I have been thrilled to design and make a mystery project for Inside Crochet Magazine this summer. What a lovely honour and a challenge. It is funny to make something that you know has to be divided into 3 equal sections. For this project I used the beautiful chalky tones of Bergere de France Coton Fifty. A lovely cotton yarn to work with. This project, my friends is not for the beginner. It uses motifs and requires you to read through the pattern before you begin. The motifs are joined as you go – but if you don’t fancy that why not sew them together. I number of lovely people have sent me images of their scarf as they are making it. What a joy that is. Especially when they use different colour-ways. My friend Babs is making a particularly fine version which I adore. The photos which Britt Spring took for the magazine are so gorgeous. Good photography and styling make all the difference.

mysterscarf1

I always had in mind that this scarf would be worn on a hot summers evening. I chose Mediterranean colours – thinking perhaps of our holidays in Majorca. But you could use the same pattern to make a lacy table runner if your prefer.

mysteryscarf2

Often I forget to take photos of my design before they head off to the magazine. These are mine – taken in haste. Now you can see why a professional photographer makes all the difference.

mysteryscarf3If you get a chance to have a look at this issue of the magazine it is very good. It has a lovely cowl on the front cover and….a very nice book review inside with an excerpt from my book. How kind.

{ 2 comments }

summerflowers1

I like flowers – always have. A bit like Art, my tastes have changed over the years, but surprisingly I return to the old favourites – daisies, roses, delphiniums – English cottage garden flowers. I am not particularly green fingered. I only need to look at a house plant and it keels over, but I not alone in that.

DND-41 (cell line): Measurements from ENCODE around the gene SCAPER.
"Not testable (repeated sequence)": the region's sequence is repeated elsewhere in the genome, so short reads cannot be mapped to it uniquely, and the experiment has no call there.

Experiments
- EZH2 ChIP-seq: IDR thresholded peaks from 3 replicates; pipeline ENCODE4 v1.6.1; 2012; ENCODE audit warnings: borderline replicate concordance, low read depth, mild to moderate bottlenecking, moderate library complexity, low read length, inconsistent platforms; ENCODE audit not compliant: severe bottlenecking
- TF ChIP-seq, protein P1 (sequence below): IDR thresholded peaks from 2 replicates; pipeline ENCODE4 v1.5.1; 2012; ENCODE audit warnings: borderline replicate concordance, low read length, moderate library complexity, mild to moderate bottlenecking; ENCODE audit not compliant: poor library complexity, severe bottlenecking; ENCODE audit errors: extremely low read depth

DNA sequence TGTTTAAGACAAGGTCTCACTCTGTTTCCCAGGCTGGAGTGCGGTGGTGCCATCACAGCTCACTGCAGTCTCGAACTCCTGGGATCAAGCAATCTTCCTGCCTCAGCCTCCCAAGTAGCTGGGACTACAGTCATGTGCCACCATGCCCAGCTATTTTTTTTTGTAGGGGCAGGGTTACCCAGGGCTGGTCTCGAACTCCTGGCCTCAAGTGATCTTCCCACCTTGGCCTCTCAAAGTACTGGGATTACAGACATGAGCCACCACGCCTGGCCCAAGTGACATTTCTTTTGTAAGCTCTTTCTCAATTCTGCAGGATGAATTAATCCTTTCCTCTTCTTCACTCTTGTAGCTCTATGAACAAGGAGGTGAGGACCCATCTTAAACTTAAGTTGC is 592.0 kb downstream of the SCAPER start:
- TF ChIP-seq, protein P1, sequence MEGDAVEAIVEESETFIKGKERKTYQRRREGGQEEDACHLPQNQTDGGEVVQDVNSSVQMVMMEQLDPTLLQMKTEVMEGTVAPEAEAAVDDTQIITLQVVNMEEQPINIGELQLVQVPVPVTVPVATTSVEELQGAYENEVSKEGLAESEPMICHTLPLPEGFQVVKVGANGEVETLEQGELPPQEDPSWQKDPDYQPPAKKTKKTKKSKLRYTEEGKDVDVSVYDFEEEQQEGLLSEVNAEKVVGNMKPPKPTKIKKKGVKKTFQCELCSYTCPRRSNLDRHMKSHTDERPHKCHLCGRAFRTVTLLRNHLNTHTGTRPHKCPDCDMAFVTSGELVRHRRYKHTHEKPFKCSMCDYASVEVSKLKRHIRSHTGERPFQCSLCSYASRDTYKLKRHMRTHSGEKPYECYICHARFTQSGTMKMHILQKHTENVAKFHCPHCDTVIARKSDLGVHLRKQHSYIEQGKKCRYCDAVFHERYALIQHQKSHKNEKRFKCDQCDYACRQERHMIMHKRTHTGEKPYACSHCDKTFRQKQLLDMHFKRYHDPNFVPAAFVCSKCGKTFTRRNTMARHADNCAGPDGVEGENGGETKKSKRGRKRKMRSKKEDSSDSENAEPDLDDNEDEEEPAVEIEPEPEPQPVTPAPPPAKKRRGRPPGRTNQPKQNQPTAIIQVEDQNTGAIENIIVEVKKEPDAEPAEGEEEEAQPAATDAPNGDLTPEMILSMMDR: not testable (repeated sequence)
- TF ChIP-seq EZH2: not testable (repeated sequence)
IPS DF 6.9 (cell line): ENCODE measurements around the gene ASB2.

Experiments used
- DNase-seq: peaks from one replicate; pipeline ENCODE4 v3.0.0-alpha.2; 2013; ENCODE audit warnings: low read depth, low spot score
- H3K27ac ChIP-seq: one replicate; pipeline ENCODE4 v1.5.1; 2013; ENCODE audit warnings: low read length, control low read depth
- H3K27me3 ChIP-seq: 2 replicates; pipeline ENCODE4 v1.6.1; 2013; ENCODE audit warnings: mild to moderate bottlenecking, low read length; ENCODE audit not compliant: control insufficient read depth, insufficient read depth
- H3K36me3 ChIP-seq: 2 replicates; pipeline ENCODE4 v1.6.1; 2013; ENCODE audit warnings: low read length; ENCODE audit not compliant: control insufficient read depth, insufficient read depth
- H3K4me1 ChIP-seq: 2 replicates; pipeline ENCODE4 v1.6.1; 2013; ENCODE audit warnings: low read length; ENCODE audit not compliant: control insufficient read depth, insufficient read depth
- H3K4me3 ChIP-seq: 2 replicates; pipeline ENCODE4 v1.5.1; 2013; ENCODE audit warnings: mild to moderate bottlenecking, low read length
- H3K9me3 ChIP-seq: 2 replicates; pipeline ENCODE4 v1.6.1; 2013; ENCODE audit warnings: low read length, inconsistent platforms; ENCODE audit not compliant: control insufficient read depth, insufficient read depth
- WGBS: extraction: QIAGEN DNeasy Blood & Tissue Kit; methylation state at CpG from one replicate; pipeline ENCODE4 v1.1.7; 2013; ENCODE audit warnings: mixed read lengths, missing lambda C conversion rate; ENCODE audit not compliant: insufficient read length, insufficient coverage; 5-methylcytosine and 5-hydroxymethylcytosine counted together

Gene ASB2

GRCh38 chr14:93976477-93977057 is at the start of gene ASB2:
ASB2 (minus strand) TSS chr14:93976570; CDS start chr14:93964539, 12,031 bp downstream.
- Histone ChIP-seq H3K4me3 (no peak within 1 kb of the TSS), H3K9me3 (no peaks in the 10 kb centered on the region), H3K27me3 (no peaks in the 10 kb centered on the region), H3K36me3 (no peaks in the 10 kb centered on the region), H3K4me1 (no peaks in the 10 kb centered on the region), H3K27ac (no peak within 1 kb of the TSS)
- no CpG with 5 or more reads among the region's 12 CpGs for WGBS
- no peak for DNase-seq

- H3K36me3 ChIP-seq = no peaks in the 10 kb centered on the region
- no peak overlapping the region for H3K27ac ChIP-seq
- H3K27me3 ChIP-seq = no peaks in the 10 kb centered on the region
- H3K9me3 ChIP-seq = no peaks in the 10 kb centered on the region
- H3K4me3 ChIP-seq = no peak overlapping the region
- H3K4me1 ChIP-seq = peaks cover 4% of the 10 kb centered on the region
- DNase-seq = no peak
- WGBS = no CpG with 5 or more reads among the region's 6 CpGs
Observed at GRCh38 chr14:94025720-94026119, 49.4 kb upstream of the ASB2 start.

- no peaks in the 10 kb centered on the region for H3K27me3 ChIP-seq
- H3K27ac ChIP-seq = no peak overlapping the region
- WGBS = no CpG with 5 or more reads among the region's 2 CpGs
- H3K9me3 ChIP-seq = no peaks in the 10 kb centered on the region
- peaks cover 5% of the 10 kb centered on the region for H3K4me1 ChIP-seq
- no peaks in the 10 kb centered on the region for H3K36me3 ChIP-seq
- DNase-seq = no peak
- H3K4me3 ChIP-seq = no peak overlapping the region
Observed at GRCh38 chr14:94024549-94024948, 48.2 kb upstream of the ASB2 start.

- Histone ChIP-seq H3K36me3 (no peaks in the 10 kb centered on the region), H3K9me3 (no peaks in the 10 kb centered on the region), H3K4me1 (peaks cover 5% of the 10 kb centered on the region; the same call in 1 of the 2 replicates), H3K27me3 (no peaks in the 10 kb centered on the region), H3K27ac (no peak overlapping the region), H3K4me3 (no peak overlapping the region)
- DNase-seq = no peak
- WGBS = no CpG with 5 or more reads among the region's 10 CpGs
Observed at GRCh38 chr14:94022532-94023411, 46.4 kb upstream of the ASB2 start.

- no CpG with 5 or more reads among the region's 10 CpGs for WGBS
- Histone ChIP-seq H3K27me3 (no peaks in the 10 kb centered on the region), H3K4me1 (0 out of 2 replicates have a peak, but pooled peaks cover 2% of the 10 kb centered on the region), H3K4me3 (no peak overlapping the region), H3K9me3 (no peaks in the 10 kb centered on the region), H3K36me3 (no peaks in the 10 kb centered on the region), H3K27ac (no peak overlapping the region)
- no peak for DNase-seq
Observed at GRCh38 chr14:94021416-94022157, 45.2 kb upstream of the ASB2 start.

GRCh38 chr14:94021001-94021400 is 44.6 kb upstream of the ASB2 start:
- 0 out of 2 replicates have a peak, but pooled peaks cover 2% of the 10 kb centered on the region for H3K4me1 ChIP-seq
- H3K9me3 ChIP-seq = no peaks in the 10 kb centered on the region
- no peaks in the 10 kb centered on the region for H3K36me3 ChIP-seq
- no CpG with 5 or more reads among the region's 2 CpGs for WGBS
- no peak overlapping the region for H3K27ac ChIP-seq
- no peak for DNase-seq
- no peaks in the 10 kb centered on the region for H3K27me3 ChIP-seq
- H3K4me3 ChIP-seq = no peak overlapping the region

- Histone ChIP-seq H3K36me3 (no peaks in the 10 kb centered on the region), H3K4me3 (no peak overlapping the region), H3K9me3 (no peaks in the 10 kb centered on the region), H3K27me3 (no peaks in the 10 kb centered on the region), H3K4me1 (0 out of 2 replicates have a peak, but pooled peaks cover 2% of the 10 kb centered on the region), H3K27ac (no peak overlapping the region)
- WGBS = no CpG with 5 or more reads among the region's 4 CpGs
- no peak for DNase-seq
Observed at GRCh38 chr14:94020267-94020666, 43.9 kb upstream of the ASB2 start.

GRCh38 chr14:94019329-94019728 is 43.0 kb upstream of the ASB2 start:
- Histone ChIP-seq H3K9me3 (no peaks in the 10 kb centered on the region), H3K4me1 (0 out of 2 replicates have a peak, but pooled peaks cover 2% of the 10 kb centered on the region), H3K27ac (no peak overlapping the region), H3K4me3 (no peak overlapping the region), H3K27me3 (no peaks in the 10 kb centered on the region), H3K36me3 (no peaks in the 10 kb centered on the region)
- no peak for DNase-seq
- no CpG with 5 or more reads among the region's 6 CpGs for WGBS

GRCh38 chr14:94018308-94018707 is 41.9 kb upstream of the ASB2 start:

alnwick8

Since we moved into our house, I have been collecting images of plants and flowers that I have wanted to grow in our ‘new’ garden. But always in the back of my mind I had the thought that we needed to complete some serious structural work. We have been blessed enough to have this done now and so all those plans and photos which I have been collecting can now be released.

howick3

Slowly, slowly we can gather the plants and see if we can build that tranquil place of colour and living greenery. When you look at inspirational grand gardens it can all seem a bit intimidating. My own folks are very talented gardeners and landscape designers and I think that in comparison I lack the vision and the imagination.

foreverengland1

What I have learnt on my creative journey is that our hobbies are not things we should be scared of – NO! Let us grasp the literal nettle and get on with it! What is the worse that can happen?whfall13.11

{ 0 comments }

booksigning7

I am not entirely sure why this is, but my second solo book has taken off much faster than my first. I think that so many more people want to learn to crochet now and although the patterns in the keyring book are actually deceptively simple – they may seem complicated a first glance for any beginner.

frontcoverUK1

I must say that this series of ‘How to’ books which GMC have published are really very good. I have my eye on the How to Quilt – there are some really pretty projects inside the cover.

booksigning4

I think meeting people who are keen to knit and crochet is a wonderful pleasure and you always have such a giggle. One of the lovely ladies who I met on Monday was Rosie, she works at Inspirations and has just begun to crochet. She was keen to learn about Amigurumi, so within a short space of time I taught her; the magic ring, working in spirals, increasing and decreasing. She is all set now!

booksigning2

I had a lovely day this week in Preston and the amazing craft emporium that is Inspirations. This week they have been having a series of Christmas in July events. I had not appreciated what a big business card-craft is. Wow! The range of stamps, paints, dyes, sparkles, embossing etc… It makes the mind boggle. I had the pleasure of meeting some card-craft celebrities who were all very lovely and generous.

booksigning1

Now you may think this is strange but I have never really set up a craft stall myself – or book signing for that matter.  So I was feeling a bit nervous. Firstly I bought some sweets. I wanted to tempt people towards me….even if no-one ate them, I knew I would. The other really thrilling thing about the book signing was receiving all my designs back from my publisher so that visitors could see them for themselves. It has been two years since I have seen the keyrings! This is the hallway before I set off!